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Yours truly is no stranger to controlling AC (Alternate Current, not Air Condition) with the use of microcontroller based system. In the previous posts on blog, there were several iterations of arduino sous vide; controlling a SSR (Solid State Relay) or Relay to on/off AC connected to the heating element via a digital output from the microcontroller. Fancy using an smart phone app to control the AC electrical appliances? control lighting over the Internet? No matter what are your motivation to control AC with a microcontroller based system over the communication channels, then the setup below to control AC appliance may satisfy.

also on my blog : http://shin-ajaran.blogspot.sg/2014/11/iot-inspired-multi-plug-modified-with.html

IoT SSR multiplug in action; using D7 on arduino to on and off SSR at 1second interval

Step 1: Prelude

The AC controlling circuit from the previous iterations are not elegant. The leads from AC are exposed, one way or the other. A wire exposed for termination posed a risk to the untrained. The following picture describes the exposed AC leads connecting to a microcontroller based system, even with the use of a terminal block.

The hazards are real: assuming a user touches the exposed end (circle in red in the picture above), or the wiring connection is loose, or worst,a stupid attempt at a cheap stunt.

Step 2:

Ever since the first inception of the microcontroller based AC control circuit, the search is on for the "perfect", fully enclosed, risk free implementation. On a casual saturday strolling along the street, yours truly chance upon a small tuck shop and a transparent multi plug with enough space to hold the SSR PCB https://www.sparkfun.com/products/10684 . The rest is history.

This implementation requires a multi plug, and a SSR PCB.

Warning: Potential hazard to human. Do not attempt this hack while multiplug is on a live connection. Do not attempt to touch the exposed ends when live. Ensure human is properly insulated from ground with rubber sole shoes.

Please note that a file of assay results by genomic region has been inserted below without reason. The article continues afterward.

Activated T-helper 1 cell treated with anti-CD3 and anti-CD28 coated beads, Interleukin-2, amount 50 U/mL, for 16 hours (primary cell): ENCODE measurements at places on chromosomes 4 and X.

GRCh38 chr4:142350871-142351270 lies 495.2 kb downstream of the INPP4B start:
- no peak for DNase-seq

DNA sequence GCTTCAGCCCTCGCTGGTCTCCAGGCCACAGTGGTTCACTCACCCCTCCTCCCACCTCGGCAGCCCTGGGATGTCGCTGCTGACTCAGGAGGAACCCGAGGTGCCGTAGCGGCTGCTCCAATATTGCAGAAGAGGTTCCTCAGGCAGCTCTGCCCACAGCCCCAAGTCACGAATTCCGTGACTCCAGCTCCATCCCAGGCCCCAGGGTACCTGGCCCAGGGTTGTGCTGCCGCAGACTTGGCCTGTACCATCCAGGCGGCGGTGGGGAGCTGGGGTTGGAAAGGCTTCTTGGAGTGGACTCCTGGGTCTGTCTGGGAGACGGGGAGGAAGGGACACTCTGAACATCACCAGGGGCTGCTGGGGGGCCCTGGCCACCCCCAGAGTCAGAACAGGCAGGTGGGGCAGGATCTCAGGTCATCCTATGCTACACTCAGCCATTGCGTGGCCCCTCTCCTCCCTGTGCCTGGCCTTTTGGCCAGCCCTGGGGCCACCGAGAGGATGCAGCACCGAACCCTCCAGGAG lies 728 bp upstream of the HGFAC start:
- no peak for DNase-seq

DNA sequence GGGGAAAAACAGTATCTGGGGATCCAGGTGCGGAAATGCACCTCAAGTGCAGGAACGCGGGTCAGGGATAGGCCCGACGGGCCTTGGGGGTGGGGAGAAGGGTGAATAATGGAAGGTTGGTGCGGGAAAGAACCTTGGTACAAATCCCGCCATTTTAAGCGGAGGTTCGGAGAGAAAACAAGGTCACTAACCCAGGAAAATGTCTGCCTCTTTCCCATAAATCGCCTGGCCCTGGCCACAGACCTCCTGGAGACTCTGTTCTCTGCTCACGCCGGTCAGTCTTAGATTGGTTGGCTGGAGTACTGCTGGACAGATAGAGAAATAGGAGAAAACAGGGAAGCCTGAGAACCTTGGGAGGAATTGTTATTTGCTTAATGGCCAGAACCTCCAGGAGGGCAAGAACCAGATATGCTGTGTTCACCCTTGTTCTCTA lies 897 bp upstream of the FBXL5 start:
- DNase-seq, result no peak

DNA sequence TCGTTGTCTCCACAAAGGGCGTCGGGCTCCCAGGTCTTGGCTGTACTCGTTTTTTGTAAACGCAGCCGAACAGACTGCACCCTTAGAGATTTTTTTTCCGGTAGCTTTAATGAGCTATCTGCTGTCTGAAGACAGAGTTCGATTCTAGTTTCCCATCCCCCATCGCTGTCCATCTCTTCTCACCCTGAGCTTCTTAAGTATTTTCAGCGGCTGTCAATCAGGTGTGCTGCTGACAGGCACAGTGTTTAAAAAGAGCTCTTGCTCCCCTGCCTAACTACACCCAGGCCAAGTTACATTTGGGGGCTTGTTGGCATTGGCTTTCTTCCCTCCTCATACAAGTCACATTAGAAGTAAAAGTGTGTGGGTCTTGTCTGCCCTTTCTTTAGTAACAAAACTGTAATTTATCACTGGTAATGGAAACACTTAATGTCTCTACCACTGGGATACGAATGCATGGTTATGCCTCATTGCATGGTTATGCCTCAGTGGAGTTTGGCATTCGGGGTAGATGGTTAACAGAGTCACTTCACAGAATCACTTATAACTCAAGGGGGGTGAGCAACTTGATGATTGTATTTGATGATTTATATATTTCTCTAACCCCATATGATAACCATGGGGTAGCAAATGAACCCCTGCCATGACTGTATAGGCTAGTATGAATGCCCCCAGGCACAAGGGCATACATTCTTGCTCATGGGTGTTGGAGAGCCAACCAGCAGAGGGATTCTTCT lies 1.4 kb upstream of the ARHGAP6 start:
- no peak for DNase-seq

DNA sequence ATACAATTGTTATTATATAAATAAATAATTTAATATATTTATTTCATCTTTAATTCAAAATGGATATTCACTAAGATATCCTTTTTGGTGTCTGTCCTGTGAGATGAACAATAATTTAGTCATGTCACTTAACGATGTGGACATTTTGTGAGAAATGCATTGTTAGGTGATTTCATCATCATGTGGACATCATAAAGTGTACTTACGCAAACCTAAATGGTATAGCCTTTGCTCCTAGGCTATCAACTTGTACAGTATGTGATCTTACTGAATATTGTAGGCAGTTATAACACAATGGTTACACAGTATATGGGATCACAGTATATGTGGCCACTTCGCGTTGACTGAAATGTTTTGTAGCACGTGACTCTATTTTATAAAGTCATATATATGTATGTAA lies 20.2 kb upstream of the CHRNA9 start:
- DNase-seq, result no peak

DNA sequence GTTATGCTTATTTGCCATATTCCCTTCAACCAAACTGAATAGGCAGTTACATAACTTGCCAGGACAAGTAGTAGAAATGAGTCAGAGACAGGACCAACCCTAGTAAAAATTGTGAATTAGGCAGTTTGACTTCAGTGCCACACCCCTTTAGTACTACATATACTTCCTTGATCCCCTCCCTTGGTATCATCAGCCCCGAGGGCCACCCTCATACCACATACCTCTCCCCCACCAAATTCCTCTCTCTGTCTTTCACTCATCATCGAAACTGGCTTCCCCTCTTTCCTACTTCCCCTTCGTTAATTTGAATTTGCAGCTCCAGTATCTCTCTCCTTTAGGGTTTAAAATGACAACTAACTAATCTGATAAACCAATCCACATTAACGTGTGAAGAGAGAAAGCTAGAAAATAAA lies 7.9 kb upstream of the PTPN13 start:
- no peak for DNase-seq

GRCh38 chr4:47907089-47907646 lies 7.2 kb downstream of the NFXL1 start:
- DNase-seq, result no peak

1. Dismantle the multiplug, and make space for the SSR PCB

Step 3:

2. some electrical tape is used to insulate the exposed end from coming into contact with the SSR PCB

3. Drill a hole (circle in red) on the multi plug to accommodate 3 wires (VCC, GND, SIG) to the SSR PCB. Remove some of the brass contact (square in red) on the live wire connection. The remove ends will be soldered with wires to be connected to the SSR PCB. Use electrical tape as necessary to insulate the exposed ends.

4. Solder electrical wire to the exposed ends of the live connection, circled red in the picture below

Step 4:

5. Secure 3 signal wires (GND, VCC, SIG) to the SSR PCB through the hole made earlier.

side view of the multi plug

6. Examine, label, test. In the following picture, circled in red is where the live connection is broken, and then the exposed ends soldered with electrical wires. These wires are then secured on the LOAD side of the SSR PCB. Test this modification of the multi plug only on a live system that is equipped with a functional ELCB http://en.wikipedia.org/wiki/Earth_leakage_circuit_breaker

Step 5:

6. ObservationsThis is not the most elegant solution yet. The electrical wires (multicore) suffer from wire fatigue; due to the constant wiggling, twisting, and securing to the connector in a very compact space within the multi plug. Nonetheless, there are no AC exposed ends that might posed a risk to the end user. Plug the VCC, GND, SIG wires to a microcontroller, load some IoT inspired code and now you are ready to control AC electrical appliance over the Internet.

<p>niceeeeeeeeee</p>

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